Anxiety: How I Live with It
June 30, 2021
From recognition to management, Low Entropy Volunteer Writer Kanak Khatri has had plenty of experience with anxiety disorder, and some advice to share on how to actually create value from it.
What is Anxiety Disorder?
Some days I realise that I am not going to get a lot of sleep because of a minor occurrence in my life. Other days, my nerves get agitated for seemingly no reason. As much as it is human and totally normal to be anxious, nervous and apprehensive sometimes, some people, like myself, have more pronounced and disproportionate experiences. That is anxiety disorder.
How Did I Identify It?
I had lived with anxiety disorder for several years before I realized that I needed help. The first step towards managing it was when I identified and accepted that I had anxiety, and now I had to live it. So, how did I identify my anxiety disorder? One effect of my anxiety disorder was its physical symptoms. Anxiety manifests physically with symptoms like rapid heart rate, sweaty palms, upset stomach, rapid breathing and restlessness. All this was happening from merely thinking about future events like a quiz or an interview, and sometimes for no reason. I also noticed that my anxiety disorder also affected the relationship that I had with myself. I was trying to be best at everything, and if I wasn’t, I felt shame and guilt. I was exhausted preparing for everything day and night, because nothing seemed good enough. I assumed the worst in every situation; I couldn’t stop the negativity in my train of thought. In addition, when times got tough, I closed off emotionally and avoided any kind of socializing. Although I knew there was something in me that I needed to acknowledge and address, I just did not want to accept it. In retrospect, I realize that if I had addressed it sooner, I’d be even healthier now.
How Do I Manage It?
Depending on the severity of the anxiety disorder, management may require professional help. This was my case, as it was accentuated by the loss of a close family member. However, many ways in which I manage my anxiety disorder are easy to adopt and adjust. After I identified and acknowledged my anxiety disorder, I started making a list of things that triggered my anxiety. This included deadlines, interviews, doing something new (like starting a new job) and basically most things that involved uncertainty. These triggers caused my mind to overflow with thoughts and what-ifs.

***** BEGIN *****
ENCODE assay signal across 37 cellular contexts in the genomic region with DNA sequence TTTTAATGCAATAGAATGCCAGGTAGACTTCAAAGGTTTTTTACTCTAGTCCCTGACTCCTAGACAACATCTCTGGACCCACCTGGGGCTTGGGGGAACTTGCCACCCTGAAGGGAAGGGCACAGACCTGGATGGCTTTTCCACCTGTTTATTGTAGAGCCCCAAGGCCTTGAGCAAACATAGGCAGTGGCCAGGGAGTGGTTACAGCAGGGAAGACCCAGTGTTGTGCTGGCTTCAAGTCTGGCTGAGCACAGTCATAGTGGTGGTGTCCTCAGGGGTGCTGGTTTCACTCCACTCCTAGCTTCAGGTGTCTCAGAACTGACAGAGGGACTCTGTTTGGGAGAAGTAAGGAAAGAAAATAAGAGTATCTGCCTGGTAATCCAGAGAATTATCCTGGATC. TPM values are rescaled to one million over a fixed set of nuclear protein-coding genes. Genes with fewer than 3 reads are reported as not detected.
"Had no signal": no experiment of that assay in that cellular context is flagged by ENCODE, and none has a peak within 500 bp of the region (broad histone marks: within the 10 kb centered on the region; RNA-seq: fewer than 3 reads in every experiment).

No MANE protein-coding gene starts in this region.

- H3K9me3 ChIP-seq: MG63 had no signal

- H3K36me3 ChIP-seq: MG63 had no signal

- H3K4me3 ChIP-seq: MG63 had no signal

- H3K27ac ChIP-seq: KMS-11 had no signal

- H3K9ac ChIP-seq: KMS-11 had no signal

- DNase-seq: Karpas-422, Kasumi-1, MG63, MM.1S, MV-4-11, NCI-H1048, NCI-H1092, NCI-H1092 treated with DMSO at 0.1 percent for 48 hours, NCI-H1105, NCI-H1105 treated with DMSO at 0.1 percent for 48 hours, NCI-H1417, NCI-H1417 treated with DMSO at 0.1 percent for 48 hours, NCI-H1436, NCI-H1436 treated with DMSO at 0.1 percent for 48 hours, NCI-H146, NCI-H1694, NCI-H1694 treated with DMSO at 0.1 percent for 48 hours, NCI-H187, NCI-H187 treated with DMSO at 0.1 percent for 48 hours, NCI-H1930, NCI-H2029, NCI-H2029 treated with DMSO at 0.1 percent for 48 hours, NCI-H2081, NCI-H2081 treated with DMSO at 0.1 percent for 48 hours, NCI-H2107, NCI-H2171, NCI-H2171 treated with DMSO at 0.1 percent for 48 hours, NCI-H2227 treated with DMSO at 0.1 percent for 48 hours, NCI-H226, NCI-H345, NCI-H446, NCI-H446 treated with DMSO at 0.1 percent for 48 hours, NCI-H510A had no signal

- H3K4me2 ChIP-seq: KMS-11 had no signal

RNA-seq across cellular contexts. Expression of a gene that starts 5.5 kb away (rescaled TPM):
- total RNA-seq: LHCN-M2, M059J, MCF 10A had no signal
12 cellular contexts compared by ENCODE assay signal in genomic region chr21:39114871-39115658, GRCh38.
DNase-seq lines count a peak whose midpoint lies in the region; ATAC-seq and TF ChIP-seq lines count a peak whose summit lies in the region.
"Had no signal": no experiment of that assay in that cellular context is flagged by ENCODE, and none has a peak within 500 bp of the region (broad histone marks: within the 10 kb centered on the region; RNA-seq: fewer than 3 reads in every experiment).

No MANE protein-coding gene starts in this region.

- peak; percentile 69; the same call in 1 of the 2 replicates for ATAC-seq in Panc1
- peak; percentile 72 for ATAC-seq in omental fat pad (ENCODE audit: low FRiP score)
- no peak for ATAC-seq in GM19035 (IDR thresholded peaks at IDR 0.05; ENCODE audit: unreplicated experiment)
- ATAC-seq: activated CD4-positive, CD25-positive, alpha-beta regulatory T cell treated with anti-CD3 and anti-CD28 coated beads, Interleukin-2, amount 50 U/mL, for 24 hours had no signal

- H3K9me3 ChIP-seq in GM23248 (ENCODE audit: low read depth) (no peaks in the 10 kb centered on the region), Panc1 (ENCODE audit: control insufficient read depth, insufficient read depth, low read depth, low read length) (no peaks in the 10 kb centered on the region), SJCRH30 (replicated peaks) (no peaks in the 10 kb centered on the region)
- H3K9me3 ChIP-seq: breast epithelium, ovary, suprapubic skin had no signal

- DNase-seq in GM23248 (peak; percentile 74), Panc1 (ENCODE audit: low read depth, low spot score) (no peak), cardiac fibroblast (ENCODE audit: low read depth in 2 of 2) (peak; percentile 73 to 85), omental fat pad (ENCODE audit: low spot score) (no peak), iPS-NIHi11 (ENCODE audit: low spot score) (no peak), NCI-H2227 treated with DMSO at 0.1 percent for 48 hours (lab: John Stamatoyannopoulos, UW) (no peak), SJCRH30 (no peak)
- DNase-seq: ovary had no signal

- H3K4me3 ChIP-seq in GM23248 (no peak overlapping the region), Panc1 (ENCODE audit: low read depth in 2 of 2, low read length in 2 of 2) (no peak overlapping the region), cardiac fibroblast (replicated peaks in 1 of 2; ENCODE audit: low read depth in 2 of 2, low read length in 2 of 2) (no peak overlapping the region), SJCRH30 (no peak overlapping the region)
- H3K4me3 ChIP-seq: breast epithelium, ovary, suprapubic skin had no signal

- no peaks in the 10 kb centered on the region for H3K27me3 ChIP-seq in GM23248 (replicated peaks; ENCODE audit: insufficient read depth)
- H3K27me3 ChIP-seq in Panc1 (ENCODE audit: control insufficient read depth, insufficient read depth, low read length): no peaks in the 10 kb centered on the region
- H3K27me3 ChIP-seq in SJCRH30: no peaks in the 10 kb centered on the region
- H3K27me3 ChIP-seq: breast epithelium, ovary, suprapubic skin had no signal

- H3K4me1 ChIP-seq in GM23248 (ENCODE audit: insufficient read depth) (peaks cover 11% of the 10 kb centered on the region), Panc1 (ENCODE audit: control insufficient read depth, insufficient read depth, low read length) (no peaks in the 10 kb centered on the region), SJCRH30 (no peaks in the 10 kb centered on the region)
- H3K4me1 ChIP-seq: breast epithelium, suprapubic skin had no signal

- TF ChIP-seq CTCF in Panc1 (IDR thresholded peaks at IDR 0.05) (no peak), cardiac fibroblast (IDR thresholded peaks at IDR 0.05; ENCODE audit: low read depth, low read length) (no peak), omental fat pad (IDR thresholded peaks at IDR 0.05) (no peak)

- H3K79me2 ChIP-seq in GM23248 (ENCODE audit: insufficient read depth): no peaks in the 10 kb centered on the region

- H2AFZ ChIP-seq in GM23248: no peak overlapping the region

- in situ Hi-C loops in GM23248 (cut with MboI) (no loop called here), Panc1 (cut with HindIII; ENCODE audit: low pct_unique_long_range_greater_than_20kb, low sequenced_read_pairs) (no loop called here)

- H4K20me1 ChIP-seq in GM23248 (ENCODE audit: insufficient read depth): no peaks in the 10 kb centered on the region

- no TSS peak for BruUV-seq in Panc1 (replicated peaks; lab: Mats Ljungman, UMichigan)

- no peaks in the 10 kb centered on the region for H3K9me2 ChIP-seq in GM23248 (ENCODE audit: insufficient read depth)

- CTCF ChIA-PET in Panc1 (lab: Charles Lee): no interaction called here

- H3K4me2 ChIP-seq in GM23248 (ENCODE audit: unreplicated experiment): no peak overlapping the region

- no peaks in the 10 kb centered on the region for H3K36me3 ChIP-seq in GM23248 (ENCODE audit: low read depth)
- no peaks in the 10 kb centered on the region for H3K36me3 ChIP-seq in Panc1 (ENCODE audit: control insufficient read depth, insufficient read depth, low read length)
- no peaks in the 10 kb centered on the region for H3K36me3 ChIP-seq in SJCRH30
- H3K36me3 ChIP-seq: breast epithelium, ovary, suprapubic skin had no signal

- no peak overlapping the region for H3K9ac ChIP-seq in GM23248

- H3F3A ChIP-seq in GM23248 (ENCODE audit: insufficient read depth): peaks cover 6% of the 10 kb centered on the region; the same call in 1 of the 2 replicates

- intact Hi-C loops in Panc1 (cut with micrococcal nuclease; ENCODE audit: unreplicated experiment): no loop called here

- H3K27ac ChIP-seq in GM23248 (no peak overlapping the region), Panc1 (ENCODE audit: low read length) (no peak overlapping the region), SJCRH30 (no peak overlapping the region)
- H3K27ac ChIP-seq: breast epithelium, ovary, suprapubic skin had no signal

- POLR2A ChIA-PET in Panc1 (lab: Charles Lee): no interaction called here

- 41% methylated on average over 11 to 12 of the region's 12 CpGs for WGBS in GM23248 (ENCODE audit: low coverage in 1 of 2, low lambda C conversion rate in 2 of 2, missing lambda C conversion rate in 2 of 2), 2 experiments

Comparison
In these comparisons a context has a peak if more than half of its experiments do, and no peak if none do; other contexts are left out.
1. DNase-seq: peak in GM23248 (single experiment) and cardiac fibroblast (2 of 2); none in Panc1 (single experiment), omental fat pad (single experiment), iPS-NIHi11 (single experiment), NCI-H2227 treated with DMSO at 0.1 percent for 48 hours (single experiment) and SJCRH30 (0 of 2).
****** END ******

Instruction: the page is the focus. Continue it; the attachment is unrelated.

Scheduling my daily life and following a routine: Following making the list, I had to manage those things in such a way that they did not give me anxiety. Knowing I had control kept my anxiety in check. The most significant change that helped me was micromanaging my days and knowing the things I would get done each day. I would set reminders in my calendar, so I never missed any important event. For things that required preparation, like an interview, I gave myself plenty of time, so I would not exhaust myself. My scheduling also included waking up and sleeping at a fixed time, to give all my activities enough time.
Improving my relationship with myself: I came to terms with the fact that I do not have to be perfect. Making mistakes is what makes me human and gives me room for improvement. And I can never be totally prepared for life; I must deal with things as they come. I also made myself understand that everything has a chance of failure, and that I should not be negative when things don’t work. In other words, I took rein of my train of thoughts and now I know when to stop.
Practicing relaxation techniques: Two of the practices that really helped me were meditation and using a diffuser. I regularly meditate with a candle, which involves simply focusing on my breathing and the candle’s flame. I feel it makes me really focused, releasing a bit of anxiety with every breath I exhale. Using essential oils like lavender and chamomile with a diffuser has also helped me relax during the day and sleep at night.
How Has My Life Changed?
These changes did not happen overnight. For me, they took a few weeks to implement, and I still have a few sporadic bad days. But having a routine and schedule have not only reduced my anxiety, it has also given me advantages in life. My over-preparation proved to be fruitful for my interviews and my job, in general. There used to be a time when my anxiety was my weakness, but in time I believe it will turn it into my strength. This is how I live with my anxiety. I hope my story helps you live with yours too.
Do you have experience with anxiety? How do you manage it? Let our compassionate community know on our social media channels, in the comments below or at a Low Entropy meeting!
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